HC Deb 19 November 1959 vol 613 cc1316-9
8. Mr. Dodds

asked the Minister of Education if he is aware of the concern arising from the decision of his Department to reduce extensively the proposals of the Kent County Council for building urgently needed primary schools in 1960–61 and 1961–62; in view of this, why such action was taken; and when he anticipates action will be permissible to catch up on the programme in keeping with modern needs and in accordance with policy outlined in the Government's White Paper on education.

Mr. Dodds

On a point of order. May I point out, Mr. Speaker, that line 3 of my Question should read "primary and secondary schools"?

Sir D. Eccles

I regret that the Answer, of course, is based upon the Question as printed.

The most urgent task is to provide secondary schools. Nevertheless, 13 primary school projects asked for by the Kent Local Education Authority can start in 1960–62 in addition to 20 secondary school projects. I know there has been some disappointment about proposals which must wait, but it was not intended nor in terms of building capacity would it have been possible to start the whole of the five-year programme in the first two years.

Mr. Dodds

While I can appreciate that the Minister is pleased that the word "secondary" is not in my Question, may I ask if he is aware of the terrific disappointment which has been caused in Kent in that he has eliminated in a ruthless fashion many urgently needed schools, and, in particular, stage one of the Picardy Secondary School for Girls at Erith? In view of what he has done in Kent, does he not think it is making a mockery of the Government's White Paper? Is he aware that, before long, representations will be made from both sides of the House about the disgraceful way in which he has wielded the axe with regard to Kent?

Sir D. Eccles

I certainly cannot accept any of those statements. When my predecessor quite rightly decided upon a five-year programme, of course it was an invitation to all the local authorities to ask in the first place for a start on all the schools in that programme. We knew that would happen, but we thought that the advantages of being able to plan over five years would outweigh the complaints that I think we are bound to receive.

Mr. Dodds

Is the Minister aware that this proposal would replace the worst secondary school in the county, and that he has eliminated it?

Mr. Speaker

Order. I called the hon. Gentleman to ask his next Question.

Mr. Dodds

All right, Mr. Speaker. In view of the unsatisfactory Answer, I beg to give notice that I will raise this matter on the Motion for the Adjournment as soon as possible. Question No. 9.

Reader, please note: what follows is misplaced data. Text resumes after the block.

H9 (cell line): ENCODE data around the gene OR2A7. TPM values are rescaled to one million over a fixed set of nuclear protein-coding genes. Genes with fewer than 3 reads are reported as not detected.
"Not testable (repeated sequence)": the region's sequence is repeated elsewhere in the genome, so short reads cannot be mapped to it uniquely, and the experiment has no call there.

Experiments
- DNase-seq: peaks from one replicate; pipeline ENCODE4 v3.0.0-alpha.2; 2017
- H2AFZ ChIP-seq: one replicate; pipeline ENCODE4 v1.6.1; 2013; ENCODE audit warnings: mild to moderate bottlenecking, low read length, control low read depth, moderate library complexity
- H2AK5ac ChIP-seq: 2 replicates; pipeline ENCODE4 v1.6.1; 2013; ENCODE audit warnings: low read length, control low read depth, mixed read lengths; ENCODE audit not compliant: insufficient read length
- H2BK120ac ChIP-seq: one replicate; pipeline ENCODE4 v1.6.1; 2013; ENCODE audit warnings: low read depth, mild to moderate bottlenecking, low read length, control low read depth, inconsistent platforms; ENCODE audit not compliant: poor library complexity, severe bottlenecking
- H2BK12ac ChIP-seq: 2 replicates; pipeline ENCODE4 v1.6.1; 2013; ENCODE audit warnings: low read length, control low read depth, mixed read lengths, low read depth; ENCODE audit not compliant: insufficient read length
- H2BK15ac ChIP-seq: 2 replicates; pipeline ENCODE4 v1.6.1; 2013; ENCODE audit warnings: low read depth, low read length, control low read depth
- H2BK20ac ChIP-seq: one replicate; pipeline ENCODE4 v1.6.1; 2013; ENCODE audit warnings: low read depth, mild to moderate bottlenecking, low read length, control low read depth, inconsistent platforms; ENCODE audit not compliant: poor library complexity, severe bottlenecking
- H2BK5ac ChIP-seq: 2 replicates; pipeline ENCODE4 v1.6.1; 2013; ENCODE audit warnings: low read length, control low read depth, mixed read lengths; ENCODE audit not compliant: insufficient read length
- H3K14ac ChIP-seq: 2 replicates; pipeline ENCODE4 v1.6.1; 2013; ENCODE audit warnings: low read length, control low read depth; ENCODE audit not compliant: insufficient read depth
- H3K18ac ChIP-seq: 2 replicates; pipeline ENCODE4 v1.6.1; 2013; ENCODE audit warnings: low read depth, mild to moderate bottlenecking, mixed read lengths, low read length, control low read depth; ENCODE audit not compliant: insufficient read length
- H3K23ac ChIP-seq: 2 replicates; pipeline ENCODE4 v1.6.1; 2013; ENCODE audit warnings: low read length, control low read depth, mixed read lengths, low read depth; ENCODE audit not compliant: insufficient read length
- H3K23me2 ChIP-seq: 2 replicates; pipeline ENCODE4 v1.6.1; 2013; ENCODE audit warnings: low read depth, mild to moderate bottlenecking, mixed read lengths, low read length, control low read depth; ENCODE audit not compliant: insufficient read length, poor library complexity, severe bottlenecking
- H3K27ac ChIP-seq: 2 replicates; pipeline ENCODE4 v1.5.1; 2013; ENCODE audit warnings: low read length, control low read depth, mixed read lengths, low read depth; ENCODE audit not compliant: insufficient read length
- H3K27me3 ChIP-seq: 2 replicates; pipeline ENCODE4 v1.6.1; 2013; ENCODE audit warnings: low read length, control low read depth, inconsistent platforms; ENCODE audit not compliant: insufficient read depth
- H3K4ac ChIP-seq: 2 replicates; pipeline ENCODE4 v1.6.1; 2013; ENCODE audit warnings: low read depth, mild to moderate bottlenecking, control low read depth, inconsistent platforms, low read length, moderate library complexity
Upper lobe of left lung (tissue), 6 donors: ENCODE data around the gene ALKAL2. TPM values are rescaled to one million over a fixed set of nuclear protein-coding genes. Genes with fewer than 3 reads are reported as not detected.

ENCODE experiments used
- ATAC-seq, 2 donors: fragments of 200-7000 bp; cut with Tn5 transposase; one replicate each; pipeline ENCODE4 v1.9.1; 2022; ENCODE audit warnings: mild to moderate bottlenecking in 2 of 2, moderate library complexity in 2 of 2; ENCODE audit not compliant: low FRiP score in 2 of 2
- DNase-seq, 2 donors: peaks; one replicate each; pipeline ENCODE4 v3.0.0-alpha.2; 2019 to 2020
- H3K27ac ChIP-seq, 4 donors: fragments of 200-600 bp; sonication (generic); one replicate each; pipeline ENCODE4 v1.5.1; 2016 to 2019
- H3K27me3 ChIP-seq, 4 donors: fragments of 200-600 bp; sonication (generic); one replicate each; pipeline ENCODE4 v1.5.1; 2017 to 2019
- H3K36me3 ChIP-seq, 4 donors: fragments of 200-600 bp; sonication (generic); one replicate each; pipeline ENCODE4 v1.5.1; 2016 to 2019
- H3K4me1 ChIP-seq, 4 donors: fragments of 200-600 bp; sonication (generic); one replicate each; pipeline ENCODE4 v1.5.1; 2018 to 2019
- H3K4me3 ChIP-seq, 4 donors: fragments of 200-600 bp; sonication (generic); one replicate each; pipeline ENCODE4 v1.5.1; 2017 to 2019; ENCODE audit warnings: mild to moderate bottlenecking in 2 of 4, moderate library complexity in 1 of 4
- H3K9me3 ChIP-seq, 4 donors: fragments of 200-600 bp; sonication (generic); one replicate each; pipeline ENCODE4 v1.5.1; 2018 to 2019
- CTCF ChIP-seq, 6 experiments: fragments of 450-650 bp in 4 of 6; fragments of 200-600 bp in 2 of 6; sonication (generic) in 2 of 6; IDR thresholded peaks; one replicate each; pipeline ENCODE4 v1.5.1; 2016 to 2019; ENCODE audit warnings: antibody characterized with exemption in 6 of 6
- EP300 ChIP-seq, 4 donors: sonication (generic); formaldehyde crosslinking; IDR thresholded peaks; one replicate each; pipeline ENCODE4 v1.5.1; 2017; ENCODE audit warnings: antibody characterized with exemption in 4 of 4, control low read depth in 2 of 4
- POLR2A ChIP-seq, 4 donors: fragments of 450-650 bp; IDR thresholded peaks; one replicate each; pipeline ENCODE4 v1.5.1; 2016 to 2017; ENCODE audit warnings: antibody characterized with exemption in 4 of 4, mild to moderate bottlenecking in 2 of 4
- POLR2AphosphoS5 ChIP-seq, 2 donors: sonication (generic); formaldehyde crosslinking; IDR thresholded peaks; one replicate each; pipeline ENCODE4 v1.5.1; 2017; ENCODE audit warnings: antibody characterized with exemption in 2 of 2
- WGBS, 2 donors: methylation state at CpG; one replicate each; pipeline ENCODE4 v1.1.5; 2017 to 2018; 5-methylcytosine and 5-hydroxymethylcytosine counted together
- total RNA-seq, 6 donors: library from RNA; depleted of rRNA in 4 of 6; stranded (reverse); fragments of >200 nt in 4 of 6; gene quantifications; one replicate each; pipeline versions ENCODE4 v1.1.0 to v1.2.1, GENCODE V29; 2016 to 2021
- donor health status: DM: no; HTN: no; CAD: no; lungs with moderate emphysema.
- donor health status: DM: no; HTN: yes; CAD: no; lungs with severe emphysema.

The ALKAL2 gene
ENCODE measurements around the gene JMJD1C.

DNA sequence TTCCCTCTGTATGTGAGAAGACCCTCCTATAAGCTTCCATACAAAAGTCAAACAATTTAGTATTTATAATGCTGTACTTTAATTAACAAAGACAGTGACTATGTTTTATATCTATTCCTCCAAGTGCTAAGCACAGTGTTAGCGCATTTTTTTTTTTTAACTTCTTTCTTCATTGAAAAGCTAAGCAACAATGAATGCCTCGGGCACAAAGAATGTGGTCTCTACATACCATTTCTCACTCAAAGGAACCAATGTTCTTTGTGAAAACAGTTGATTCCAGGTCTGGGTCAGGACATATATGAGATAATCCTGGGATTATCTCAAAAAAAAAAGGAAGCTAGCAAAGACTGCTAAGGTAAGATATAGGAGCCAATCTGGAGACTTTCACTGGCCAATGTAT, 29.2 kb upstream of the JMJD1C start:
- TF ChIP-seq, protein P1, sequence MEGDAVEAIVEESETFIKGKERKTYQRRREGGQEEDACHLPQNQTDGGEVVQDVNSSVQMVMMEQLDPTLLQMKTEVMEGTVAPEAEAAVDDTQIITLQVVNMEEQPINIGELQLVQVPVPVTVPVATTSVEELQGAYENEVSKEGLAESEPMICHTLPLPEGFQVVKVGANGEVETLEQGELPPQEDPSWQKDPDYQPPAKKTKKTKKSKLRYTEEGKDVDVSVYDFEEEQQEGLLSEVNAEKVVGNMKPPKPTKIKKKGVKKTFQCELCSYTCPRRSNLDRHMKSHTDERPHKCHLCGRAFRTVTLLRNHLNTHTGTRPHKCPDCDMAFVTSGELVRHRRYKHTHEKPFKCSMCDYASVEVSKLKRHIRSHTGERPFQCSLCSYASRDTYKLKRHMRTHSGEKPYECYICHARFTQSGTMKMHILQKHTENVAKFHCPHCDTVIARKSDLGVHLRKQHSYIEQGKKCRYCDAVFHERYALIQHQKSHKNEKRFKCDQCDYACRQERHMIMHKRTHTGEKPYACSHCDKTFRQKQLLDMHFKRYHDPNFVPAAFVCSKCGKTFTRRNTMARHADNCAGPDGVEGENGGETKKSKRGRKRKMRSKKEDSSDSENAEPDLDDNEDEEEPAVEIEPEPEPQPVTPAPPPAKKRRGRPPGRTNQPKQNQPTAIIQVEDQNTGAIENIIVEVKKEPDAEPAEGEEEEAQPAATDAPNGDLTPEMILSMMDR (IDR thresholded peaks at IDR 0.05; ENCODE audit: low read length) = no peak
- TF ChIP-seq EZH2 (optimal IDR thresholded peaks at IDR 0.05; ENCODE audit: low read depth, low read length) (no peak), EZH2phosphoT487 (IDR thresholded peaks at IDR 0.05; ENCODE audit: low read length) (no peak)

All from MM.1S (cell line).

21. Mr. Sydney Irving

asked the Minister of Education the sums submitted to him by the Kent Education Committee for the building of primary and secondary schools, respectively, in the next two years; and the amounts he has approved.

Sir D. Eccles

The local education authority submitted proposals costing £811,000 for primary schools and £2,529,000 for secondary schools. I have approved projects amounting to £522,000 and £1,555,000 respectively. These will enable the authority to provide the additional places needed and to make a substantial start on the improvement of secondary schools.

Mr. Irving

Do not these figures make nonsense of the statement last week by the Parliamentary Secretary that the White Paper proposals were fundamentally sound? Here is a county which states its minimum requirements—it is a county not given to rashness, but its requirements have been cut by almost half—and a county which does not believe that the White Paper proposals will allow it to achieve its minimum requirements. Therefore, will the Minister review his proposals, and allow a number of schemes to go ahead which would be more in keeping with the minimum?

Sir D. Eccles

No I will not—[HON. MEMBERS: "Oh."]—because there is all the difference in the world between programmes which the local authorities put forward and would like to carry out, and those which they are capable of doing over a five-year period. Naturally, if a local authority wants to start building schools and puts proposals forward to me and I have to turn them down because I know the programme is beyond their resources—

Mr. Manuel

Why turn them down?

Sir D. Eccles

—I have to postpone them—the responsibility is then on the Minister. If I were a member of a local authority I would do much the same thing.

Mr. Greenwood

Is not what is happening in Kent typical of what is happening in the country as a whole? Is not it a fact that of schemes submitted by local authorities totalling £117 million, only £55 million have been allowed by the Government?

Sir D. Eccles

The point is that we can do only this £400 million worth of work in the five years, according to the building capacity which we foresee. It is sensible to plan that out over the period. But that does not mean that local authorities do not try to get in a maximum number of their plans during the earlier years of the programme. We have to tell them that some of their plans must be postponed.

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